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When the family returned, they found Heytrey “in a great state of perspiration” with blood on her apron. Mrs Dormer’s body was discovered, Heytrey was arrested and duly tried for murder and Petty Treason – the crime of violating the authority of a social superior. She was found guilty and, as decreed for any crime of treason, bound to a hurdle (a kind of gate woven with sticks) which was then drawn by a horse to the place of execution. She was hanged in front of Warwick Gaol on 12th April 1820, and a final indignity was visited on the hapless woman’s body in death, as while her body was still warm, it was cut down and sent to Kenilworth to be dissected by doctors. The travails of her mother in Charlecote were not over, however.

On 14th April 1821, the Warwick crowd was entertained by a quadruple hanging. Henry Adams, Thomas Heytrey (brother of Ann), Nathaniel Quinney and Samuel Sidney had been convicted of the murder of a wealthy landowner, Thomas Hiron, in November the previous year. The reports of the killing were sensational:

“On Saturday, the 4th instant, at an early hour in the evening, a ferocious and murderous robbery was committed within a few miles of the borough of Warwick, upon Mr. William Hiron, a gentleman residing at Alveston, about two miles from Stratford-upon-Avon. The deceased had on that day dined with his nephew, Mr. Thomas Hiron, surgeon, of Warwick, and set out from his house, to return home, about seven o’clock. Between seven and eight the next morning, Mr. Hiron’s horse was found at the stable door, when search was instantly made after its master.”

Hunscott

“”On the road leading from Wellesbourne to Alveston, near to Little Ham Bridge, about half mile from the house, his keys, gloves, and stick, were found upon the ground, near to which lay a quantity of blood. A short time afterwards the unfortunate gentleman was found lying in a senseless state, without his hat, in a deep ditch in Hunscott Lane, by a woman who was passing that way. She immediately procured assistance, and he was conveyed home. It is supposed that he had been attacked by some villains at the place where the blood, and other articles belonging to him, were discovered, and that, after beating him about the head in a most dreadful manner, they had robbed and then left him. It was also supposed that Mr. Hiron, after lying some time, recovered a little, and had attempted to find his way home, but, from the state of confusion which he must have been in from the nature of his wounds, instead of taking the road for Alveston, went towards Charlecote, and becoming faint from the loss of blood, had fallen into the ditch. The deceased, we most sincerely regret to add, lingered till Tuesday night, nearly in a senseless state, and then expired. His executors immediately offered a reward of two hundred guineas to any person who would give such information as should lead to the conviction of the offenders. Four men were apprehended in the neighbourhood of Alveston, on Thursday, on suspicion of having committed the murder, and, it is added, that they have confessed the horrid deed.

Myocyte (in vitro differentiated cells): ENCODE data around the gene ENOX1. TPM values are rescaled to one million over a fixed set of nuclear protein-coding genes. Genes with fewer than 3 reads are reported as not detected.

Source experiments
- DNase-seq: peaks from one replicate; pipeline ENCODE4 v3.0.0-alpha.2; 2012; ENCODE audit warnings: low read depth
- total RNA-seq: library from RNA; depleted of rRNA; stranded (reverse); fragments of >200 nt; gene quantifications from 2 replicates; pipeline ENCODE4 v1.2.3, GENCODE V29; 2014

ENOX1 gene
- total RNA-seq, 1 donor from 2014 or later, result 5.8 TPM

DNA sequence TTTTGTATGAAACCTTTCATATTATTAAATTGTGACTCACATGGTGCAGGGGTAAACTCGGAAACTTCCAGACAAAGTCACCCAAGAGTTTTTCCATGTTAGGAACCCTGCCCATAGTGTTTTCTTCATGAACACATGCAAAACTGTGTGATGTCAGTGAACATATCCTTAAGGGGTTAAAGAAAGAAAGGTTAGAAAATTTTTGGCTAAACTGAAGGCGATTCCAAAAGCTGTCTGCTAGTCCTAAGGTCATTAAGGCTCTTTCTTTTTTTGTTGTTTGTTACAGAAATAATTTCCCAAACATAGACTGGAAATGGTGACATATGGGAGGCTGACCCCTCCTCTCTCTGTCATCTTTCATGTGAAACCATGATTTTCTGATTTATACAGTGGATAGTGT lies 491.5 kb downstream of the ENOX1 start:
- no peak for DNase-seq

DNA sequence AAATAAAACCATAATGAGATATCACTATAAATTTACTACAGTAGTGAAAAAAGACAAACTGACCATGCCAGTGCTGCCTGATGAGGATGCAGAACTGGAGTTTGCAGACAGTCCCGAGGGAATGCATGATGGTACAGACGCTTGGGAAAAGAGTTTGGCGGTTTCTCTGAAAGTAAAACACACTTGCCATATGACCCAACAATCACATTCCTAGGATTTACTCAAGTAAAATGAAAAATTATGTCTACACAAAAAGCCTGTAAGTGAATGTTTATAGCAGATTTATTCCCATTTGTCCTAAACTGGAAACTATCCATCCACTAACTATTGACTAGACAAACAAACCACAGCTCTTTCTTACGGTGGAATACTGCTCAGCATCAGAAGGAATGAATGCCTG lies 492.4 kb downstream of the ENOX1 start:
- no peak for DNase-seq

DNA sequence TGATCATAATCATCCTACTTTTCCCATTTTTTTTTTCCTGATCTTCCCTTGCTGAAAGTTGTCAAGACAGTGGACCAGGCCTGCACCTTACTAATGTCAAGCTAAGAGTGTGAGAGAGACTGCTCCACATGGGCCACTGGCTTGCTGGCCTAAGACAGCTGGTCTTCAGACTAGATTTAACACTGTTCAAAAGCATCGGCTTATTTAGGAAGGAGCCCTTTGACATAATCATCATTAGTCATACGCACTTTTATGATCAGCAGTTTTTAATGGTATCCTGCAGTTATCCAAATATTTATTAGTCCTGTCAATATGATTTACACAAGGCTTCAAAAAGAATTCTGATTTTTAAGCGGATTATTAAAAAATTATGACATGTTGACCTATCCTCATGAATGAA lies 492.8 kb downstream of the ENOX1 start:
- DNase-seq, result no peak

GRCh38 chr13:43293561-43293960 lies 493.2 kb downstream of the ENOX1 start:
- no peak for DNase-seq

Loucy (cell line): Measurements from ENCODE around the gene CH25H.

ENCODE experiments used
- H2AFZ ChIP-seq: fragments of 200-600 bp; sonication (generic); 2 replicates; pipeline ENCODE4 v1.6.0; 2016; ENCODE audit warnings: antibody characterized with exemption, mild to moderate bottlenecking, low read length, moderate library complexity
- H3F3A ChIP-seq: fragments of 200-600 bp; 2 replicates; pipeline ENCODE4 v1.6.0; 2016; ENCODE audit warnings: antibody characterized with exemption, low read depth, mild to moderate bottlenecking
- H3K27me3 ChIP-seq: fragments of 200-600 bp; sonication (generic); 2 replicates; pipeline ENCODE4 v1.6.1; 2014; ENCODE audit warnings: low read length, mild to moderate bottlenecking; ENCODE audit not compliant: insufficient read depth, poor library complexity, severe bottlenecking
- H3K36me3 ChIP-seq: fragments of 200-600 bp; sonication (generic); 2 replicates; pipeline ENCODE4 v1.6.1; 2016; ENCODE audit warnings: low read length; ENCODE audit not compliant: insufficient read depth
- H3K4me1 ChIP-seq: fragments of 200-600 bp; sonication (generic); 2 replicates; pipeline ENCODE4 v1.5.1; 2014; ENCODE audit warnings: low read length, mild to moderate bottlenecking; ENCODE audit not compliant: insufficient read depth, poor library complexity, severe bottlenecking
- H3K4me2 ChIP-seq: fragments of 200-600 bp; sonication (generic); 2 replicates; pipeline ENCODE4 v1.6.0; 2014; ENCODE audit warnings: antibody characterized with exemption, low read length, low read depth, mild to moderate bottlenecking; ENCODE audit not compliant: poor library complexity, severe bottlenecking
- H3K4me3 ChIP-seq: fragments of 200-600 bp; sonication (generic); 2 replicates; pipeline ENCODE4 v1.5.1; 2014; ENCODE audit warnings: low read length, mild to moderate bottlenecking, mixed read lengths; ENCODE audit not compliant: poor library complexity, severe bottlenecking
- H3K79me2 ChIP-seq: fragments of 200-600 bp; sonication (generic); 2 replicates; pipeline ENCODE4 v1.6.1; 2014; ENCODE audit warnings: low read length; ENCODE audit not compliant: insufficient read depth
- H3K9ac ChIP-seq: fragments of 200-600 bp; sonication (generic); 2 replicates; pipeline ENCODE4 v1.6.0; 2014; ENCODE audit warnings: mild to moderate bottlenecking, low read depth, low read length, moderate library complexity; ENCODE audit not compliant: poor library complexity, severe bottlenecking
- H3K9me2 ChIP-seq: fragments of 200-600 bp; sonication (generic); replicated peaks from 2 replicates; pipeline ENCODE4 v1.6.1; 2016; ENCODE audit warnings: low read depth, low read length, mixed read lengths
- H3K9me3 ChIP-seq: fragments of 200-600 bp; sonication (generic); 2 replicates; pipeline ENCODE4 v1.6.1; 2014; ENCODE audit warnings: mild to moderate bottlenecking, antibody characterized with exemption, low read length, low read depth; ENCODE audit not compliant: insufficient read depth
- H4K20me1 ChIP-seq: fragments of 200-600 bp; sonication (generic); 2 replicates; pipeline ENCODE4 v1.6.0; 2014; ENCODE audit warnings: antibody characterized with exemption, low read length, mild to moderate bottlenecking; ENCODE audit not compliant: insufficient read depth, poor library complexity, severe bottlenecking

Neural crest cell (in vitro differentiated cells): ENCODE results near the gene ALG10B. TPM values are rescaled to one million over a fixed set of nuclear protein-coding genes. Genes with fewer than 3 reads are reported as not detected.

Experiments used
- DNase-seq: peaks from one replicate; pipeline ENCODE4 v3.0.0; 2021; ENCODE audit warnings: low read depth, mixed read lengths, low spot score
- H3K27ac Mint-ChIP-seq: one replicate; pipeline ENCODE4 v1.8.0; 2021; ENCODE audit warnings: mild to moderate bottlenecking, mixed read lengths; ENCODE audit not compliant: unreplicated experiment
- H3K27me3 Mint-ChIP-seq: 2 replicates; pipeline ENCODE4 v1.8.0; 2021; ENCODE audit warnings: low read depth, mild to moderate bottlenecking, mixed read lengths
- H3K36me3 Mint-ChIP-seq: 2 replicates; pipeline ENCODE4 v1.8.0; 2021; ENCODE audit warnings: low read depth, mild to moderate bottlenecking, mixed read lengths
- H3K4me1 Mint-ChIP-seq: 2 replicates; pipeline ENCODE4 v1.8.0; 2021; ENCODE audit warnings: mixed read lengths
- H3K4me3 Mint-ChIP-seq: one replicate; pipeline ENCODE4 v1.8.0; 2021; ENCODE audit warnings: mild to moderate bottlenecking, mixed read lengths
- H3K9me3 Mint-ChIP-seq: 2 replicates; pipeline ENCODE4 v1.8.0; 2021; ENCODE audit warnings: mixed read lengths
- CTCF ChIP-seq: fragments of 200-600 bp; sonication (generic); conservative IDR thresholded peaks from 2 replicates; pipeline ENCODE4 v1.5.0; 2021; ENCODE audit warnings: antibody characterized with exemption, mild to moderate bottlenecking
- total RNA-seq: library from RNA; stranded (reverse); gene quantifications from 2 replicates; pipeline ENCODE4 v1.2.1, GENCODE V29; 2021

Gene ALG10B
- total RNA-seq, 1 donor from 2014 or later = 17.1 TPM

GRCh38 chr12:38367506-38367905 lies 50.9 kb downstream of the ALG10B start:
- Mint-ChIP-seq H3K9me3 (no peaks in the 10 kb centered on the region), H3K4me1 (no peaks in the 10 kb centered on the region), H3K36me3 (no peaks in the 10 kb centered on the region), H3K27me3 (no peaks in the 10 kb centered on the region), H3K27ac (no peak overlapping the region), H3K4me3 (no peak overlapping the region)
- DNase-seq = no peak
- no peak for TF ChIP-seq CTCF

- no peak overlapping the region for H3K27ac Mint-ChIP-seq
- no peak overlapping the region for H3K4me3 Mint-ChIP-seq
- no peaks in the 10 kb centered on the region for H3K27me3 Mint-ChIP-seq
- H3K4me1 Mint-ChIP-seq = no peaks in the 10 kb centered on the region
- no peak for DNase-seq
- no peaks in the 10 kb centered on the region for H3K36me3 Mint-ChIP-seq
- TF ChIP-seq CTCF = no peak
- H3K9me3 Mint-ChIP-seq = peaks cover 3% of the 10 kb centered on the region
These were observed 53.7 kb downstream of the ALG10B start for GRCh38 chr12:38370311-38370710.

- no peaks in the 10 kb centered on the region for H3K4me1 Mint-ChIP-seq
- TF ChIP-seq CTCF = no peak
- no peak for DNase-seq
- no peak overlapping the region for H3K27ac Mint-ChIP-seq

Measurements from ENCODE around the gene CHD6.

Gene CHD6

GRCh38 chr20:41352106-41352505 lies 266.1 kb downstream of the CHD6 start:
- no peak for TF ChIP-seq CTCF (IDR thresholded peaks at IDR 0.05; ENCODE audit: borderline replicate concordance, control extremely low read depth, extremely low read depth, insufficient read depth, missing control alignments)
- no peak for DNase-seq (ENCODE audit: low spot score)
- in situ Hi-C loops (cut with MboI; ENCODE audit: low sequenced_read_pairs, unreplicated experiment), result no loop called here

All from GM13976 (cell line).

The account of the closing day of Warwick Spring Assizes for 1821 begins with this:

Warwick Assizes

And continues:

“Thursday was principally occupied with the trial of Quinney, Adams, Heytrey, and Sidney, for the murder of Mr. William Hiron, in the parish of Alveston On the 7th November last. lt appeared in evidence that Mr. Hiron had been in Warwick on the day in question, to give his vote to Mr. Lawley in the late county election, and left that place about eight o’clock in the evening, on his return home. When he got to Little Ham Bridge, six miles from Warwick, and about half mile from his mother’s house, the prisoners attacked him, put a large hook, in the form of a shepherd’s hook, round his body and pulled him off his horse. Mr. Hiron sprung upon his feet, when three of them attacked him. (Heytrey being hid behind the hedge) and beat him with large bludgeons until he was senseless. They then robbed him of two or three pound notes and his pocket book, and left him in the road to all appearances dead. Mr. Hiron, in the course of the night, recovered a little, got up, and endeavoured to go home, but missing his way, he went up Hunscott lane, where fell into a ditch. In this situation, nearly senseless from his wounds, loss of blood, and cold, he was found about eight o’clock the next morning, lying upon his back. The prisoners had made separate confessions before the coroner, Mr. Hunt, acknowledging the murder, and the part each of them had taken in the barbarous deed. These confessions, added to the corroborative evidence given by the respective witnesses, left no doubt whatever in the minds the Jury, or on a very crowded Court, of their having committed the murder. The Jury found them all guilty, and in pursuance of their sentence the unhappy men underwent the dreadful penalty of the law shortly before twelve o’clock on Saturday morning.”

As a sad postscript, it was reported that Mrs Heytrey had “died of a broken heart” even before her son had breathed his last.

IN PART TWO …. The last public hanging and a new gaol